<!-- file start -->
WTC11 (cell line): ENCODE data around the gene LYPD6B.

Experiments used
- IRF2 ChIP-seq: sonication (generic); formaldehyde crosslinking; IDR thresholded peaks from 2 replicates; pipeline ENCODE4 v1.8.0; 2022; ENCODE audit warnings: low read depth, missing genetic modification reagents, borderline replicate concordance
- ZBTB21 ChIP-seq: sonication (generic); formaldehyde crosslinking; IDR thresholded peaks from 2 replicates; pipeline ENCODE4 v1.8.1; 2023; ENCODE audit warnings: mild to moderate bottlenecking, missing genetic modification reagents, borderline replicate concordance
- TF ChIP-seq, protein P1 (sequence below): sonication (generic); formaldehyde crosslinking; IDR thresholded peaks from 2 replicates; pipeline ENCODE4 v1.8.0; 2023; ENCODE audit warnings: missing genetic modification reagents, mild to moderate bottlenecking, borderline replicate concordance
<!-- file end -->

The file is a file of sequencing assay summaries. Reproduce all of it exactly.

WTC11 (cell line): ENCODE data around the gene LYPD6B.

Experiments used
- IRF2 ChIP-seq: sonication (generic); formaldehyde crosslinking; IDR thresholded peaks from 2 replicates; pipeline ENCODE4 v1.8.0; 2022; ENCODE audit warnings: low read depth, missing genetic modification reagents, borderline replicate concordance
- ZBTB21 ChIP-seq: sonication (generic); formaldehyde crosslinking; IDR thresholded peaks from 2 replicates; pipeline ENCODE4 v1.8.1; 2023; ENCODE audit warnings: mild to moderate bottlenecking, missing genetic modification reagents, borderline replicate concordance
- TF ChIP-seq, protein P1 (sequence below): sonication (generic); formaldehyde crosslinking; IDR thresholded peaks from 2 replicates; pipeline ENCODE4 v1.8.0; 2023; ENCODE audit warnings: missing genetic modification reagents, mild to moderate bottlenecking, borderline replicate concordance